US President Obama: "There are rescue teams searching tirelessly"
Twenty-five miners are now known to have died and four are missing in an accident at a West Virginia coal mine.
The worst mine disaster in the US since 1984 was caused by an underground explosion at Upper Big Branch, about 30 miles (50km) south of Charleston.
It happened at about 1500 (1900 GMT) in a chamber 330m (1,000ft) below ground, mine owner Massey Energy Company said.
The rescue operation has been suspended because rising methane gas levels have heightened the risk of another blast.
The operation will resume as soon as conditions allow, Massey Energy said.
There are plans to drill boreholes from the surface to monitor gas levels and attempt to ventilate the mine chamber.
A mine safety official said rescue teams had reached one of the mine's airtight chambers stocked with food, water and oxygen but found no-one there.
US President Barack Obama offered his "deepest condolences" to the families and friends of those who had died.
"The federal government stands ready to offer whatever assistance is needed in this rescue effort," he said at a White House Easter prayer breakfast.
Monday's explosion happened as 29 workers were in a vehicle transporting them out of the mine during a shift change.
Miners in a vehicle ahead felt a blast of air and went back to find out what happened, finding several people dead and two injured.
The farther we got down the track, the more the wind picked up and... before you knew it, it's like your ears stopped up, you couldn't hear and the next thing you know, you're in the middle of a tornado
Rescuers had been trying to reach trapped miners further into the mine, but some of them also appear to have been found dead.
Four miners remain unaccounted for, but officials said there was not much hope of finding them alive because none had reached a rescue chamber.
"The situation is dire," Kevin Stricklin, an administrator for the federal Mine Safety and Health Administration, told a news conference.
Steve Smith, who was entering another part of the mine several miles away at the time of the blast, said dust was lingering in the air.
"The farther we got down the track the more the wind picked up and... before you knew it, it's like your ears stopped up, you couldn't hear, and the next thing you know, you're in the middle of a tornado," he told MetroNews.
"Since we weren't that far underground... we just hurried up and high-tailed it back to the outside."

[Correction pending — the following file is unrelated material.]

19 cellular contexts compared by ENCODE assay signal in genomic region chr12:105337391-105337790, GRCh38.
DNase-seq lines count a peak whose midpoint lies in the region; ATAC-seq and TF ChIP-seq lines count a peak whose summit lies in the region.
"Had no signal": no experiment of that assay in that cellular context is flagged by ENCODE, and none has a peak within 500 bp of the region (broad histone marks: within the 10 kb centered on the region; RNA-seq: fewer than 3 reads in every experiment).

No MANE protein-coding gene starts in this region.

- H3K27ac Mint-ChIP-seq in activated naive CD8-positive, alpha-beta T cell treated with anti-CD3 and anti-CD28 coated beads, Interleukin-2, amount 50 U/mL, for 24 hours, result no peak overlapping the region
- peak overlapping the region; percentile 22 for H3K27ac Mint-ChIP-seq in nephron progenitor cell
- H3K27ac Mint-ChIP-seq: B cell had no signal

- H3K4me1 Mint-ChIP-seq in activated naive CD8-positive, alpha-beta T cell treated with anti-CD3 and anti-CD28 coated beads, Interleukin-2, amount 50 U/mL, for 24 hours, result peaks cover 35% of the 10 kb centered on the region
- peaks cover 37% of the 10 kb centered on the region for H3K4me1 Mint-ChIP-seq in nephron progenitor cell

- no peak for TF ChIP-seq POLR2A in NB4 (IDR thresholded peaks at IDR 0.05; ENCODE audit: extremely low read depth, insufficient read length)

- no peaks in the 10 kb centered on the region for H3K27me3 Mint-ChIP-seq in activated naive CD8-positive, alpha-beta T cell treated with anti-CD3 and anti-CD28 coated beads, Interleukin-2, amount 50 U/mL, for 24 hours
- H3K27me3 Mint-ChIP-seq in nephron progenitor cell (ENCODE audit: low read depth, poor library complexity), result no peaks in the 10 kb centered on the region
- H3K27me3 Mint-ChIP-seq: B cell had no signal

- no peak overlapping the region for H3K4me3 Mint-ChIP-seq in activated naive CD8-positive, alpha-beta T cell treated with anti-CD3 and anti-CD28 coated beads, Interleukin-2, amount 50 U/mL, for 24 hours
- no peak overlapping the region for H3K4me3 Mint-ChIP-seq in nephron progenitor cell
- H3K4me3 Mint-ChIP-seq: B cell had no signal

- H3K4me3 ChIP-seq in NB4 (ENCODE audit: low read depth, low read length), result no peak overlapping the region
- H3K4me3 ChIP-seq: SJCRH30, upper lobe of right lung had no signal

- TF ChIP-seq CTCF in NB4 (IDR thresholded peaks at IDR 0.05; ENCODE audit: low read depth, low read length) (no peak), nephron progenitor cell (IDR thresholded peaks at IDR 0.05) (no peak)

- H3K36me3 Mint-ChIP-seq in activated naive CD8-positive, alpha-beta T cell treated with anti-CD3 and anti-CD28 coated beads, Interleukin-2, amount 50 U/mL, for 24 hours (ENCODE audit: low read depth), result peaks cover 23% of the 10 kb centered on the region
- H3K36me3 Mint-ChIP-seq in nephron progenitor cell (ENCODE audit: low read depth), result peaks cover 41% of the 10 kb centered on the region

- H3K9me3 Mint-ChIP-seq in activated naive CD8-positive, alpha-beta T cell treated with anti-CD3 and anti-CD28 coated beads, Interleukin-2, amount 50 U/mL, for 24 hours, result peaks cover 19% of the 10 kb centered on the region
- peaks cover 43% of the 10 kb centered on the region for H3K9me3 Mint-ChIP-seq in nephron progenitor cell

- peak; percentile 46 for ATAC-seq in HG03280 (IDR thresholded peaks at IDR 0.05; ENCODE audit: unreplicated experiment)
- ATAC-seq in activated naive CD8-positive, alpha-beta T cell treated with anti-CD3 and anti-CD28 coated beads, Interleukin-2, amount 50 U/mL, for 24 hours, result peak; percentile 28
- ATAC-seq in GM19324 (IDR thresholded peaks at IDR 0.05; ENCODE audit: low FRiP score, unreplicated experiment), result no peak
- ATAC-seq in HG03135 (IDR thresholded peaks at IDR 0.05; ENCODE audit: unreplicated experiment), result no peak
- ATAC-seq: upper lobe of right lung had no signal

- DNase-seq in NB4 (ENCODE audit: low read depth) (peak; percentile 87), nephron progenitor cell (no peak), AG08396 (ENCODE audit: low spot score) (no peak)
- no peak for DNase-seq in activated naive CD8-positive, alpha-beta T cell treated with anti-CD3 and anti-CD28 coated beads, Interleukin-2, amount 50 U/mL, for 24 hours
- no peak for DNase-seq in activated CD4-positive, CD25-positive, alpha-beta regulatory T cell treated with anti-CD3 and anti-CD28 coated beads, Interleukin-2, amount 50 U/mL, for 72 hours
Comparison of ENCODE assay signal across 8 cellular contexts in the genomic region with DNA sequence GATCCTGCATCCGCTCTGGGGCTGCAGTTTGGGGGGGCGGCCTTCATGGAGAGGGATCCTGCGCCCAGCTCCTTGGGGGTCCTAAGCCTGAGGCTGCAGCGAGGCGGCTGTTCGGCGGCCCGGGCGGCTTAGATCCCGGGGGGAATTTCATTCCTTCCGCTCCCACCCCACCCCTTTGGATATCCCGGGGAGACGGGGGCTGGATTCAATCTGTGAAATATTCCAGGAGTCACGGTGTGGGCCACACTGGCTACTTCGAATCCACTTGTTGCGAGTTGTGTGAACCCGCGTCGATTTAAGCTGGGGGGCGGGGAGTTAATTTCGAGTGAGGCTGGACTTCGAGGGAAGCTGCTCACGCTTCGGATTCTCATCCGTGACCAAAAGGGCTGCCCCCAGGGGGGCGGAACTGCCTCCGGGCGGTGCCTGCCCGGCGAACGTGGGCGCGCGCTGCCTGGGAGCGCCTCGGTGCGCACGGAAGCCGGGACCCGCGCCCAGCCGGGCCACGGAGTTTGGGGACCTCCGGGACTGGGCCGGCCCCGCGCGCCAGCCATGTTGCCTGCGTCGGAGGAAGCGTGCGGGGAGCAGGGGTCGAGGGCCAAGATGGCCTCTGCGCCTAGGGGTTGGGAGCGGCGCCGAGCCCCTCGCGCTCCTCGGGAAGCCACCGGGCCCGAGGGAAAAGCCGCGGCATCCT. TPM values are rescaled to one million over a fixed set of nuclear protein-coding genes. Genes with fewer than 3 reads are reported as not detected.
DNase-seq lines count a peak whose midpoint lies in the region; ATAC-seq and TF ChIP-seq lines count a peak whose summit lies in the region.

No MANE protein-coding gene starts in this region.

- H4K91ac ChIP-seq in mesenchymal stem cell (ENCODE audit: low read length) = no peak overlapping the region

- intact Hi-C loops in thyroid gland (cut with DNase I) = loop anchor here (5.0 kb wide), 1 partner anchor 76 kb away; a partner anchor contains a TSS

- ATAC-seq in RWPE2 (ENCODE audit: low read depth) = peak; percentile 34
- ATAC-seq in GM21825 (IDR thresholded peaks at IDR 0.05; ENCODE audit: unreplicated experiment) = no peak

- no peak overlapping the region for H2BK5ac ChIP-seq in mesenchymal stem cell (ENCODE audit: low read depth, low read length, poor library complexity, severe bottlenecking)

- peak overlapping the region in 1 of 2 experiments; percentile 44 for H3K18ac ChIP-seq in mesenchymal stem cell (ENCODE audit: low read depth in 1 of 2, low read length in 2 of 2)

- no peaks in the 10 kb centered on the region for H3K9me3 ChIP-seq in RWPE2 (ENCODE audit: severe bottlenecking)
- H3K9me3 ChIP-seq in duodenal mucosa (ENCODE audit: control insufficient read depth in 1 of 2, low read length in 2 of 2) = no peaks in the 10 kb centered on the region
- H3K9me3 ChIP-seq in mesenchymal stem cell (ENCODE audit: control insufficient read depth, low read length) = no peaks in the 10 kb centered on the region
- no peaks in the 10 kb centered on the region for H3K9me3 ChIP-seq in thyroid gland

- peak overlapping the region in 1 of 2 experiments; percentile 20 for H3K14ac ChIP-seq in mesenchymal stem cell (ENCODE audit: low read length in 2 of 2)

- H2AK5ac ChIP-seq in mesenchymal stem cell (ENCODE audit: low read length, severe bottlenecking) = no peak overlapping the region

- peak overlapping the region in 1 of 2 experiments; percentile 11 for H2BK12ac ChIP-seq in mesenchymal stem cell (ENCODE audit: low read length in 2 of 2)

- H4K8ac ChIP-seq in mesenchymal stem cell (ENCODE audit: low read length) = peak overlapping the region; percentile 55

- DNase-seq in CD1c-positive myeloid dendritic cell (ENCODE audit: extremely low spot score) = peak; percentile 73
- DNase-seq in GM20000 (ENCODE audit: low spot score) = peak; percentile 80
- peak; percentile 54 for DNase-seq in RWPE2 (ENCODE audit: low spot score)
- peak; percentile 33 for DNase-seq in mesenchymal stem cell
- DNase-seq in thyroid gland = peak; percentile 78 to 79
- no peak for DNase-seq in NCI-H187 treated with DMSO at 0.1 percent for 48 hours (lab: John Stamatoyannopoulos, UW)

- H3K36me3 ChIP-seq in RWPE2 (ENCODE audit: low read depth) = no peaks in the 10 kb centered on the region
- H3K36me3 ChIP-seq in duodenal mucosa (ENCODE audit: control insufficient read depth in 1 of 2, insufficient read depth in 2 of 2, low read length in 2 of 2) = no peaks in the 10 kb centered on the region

US MINE DISASTERS
Jan 2006 - 12 killed in methane explosion at Sago mine, Tallmansville, West Virginia
2001 - 13 dead in explosions in mine at Brookwood, Alabama
1989 - 10 killed in explosion at Wheatcroft, Kentucky
1984 - 27 killed in fire at Orangeville, Utah
1970 - 38 killed in explosion at Hyden, Kentucky
1968 - 78 killed in explosion at Farmington, West Virginia
1907 - 362 killed in explosion at Monongah, West Virginia
One of those killed, Benny Willingham, was 62 years old and only five weeks away from retiring, his sister-in-law Sheila Prillaman said.
The mother of another miner described how she had first heard about the accident.
"I just started getting all these phone calls. They asked me if Kevin was working the evening or day, that's all they said. When I told him 'evening'... they told me there had been an explosion," Jenny Waycaster told the Associated Press.
Gov Manchin told reporters overnight that seven bodies had so far been recovered and identified, but the other 18 had not.
"The families want closure. They want names. They understand the challenges. Right now I told them to do what they do best. Love each other and come together as a family," he added.
Sheri McGraw of the American Red Cross said the gathering of families awaiting news was "the most horrifying thing I've ever seen".
Relatives and neighbours talk of their grief and fears
State mining director Ron Wooten said that although the situation did not seem promising, rescuers had not "given up hope at all".
Earlier reports suggested that some of the miners may have survived, evoking memories of the Sago mine disaster in the same state in 2006 when 13 miners trapped for 42 hours were declared to be still alive, only for 12 of them to be found dead.
Massey Energy says on its website that it has a safety record that is above the national average, with three fatalities in the last 12 years.
But federal inspectors have fined the company more than $382,000 (£251,700) for serious violations at the mine over the past year.
There have been three fatalities there since 1998 - two from roof collapses and one from electrocution - according to the Associated Press.
Last year, 34 miners were killed in accidents across the US, the lowest on record.
But Monday's accident is the deadliest since 1984, when 27 people were killed by a fire at Emery Mining Corp's mine in Orangeville, Utah.
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